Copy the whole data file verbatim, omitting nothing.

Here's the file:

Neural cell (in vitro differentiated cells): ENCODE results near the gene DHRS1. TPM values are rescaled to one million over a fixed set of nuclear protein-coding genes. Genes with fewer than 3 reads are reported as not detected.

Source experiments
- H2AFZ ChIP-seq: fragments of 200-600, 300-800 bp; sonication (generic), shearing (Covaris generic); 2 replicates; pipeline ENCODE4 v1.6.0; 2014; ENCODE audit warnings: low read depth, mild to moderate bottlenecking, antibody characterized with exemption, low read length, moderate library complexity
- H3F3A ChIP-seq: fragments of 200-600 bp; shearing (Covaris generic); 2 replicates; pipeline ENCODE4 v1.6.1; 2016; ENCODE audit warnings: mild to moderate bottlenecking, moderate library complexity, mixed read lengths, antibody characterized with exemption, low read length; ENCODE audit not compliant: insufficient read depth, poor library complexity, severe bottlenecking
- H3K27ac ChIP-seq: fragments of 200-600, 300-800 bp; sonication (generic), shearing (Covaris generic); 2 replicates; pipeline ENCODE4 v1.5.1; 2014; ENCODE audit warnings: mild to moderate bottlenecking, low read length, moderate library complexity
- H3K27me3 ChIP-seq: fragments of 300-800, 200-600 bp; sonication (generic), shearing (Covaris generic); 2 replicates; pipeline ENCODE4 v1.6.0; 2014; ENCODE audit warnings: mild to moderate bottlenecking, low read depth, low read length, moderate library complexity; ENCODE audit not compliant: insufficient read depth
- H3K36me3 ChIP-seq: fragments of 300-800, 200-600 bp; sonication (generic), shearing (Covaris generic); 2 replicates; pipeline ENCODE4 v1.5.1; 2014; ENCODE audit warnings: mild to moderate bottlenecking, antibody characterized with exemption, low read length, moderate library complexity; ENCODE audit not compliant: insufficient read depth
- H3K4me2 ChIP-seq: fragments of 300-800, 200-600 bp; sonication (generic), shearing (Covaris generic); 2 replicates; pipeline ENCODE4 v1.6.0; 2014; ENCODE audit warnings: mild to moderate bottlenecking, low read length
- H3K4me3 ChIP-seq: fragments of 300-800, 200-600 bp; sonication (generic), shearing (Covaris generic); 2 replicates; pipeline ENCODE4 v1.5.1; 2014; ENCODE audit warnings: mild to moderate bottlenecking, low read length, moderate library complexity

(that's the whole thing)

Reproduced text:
Neural cell (in vitro differentiated cells): ENCODE results near the gene DHRS1. TPM values are rescaled to one million over a fixed set of nuclear protein-coding genes. Genes with fewer than 3 reads are reported as not detected.

Source experiments
- H2AFZ ChIP-seq: fragments of 200-600, 300-800 bp; sonication (generic), shearing (Covaris generic); 2 replicates; pipeline ENCODE4 v1.6.0; 2014; ENCODE audit warnings: low read depth, mild to moderate bottlenecking, antibody characterized with exemption, low read length, moderate library complexity
- H3F3A ChIP-seq: fragments of 200-600 bp; shearing (Covaris generic); 2 replicates; pipeline ENCODE4 v1.6.1; 2016; ENCODE audit warnings: mild to moderate bottlenecking, moderate library complexity, mixed read lengths, antibody characterized with exemption, low read length; ENCODE audit not compliant: insufficient read depth, poor library complexity, severe bottlenecking
- H3K27ac ChIP-seq: fragments of 200-600, 300-800 bp; sonication (generic), shearing (Covaris generic); 2 replicates; pipeline ENCODE4 v1.5.1; 2014; ENCODE audit warnings: mild to moderate bottlenecking, low read length, moderate library complexity
- H3K27me3 ChIP-seq: fragments of 300-800, 200-600 bp; sonication (generic), shearing (Covaris generic); 2 replicates; pipeline ENCODE4 v1.6.0; 2014; ENCODE audit warnings: mild to moderate bottlenecking, low read depth, low read length, moderate library complexity; ENCODE audit not compliant: insufficient read depth
- H3K36me3 ChIP-seq: fragments of 300-800, 200-600 bp; sonication (generic), shearing (Covaris generic); 2 replicates; pipeline ENCODE4 v1.5.1; 2014; ENCODE audit warnings: mild to moderate bottlenecking, antibody characterized with exemption, low read length, moderate library complexity; ENCODE audit not compliant: insufficient read depth
- H3K4me2 ChIP-seq: fragments of 300-800, 200-600 bp; sonication (generic), shearing (Covaris generic); 2 replicates; pipeline ENCODE4 v1.6.0; 2014; ENCODE audit warnings: mild to moderate bottlenecking, low read length
- H3K4me3 ChIP-seq: fragments of 300-800, 200-600 bp; sonication (generic), shearing (Covaris generic); 2 replicates; pipeline ENCODE4 v1.5.1; 2014; ENCODE audit warnings: mild to moderate bottlenecking, low read length, moderate library complexity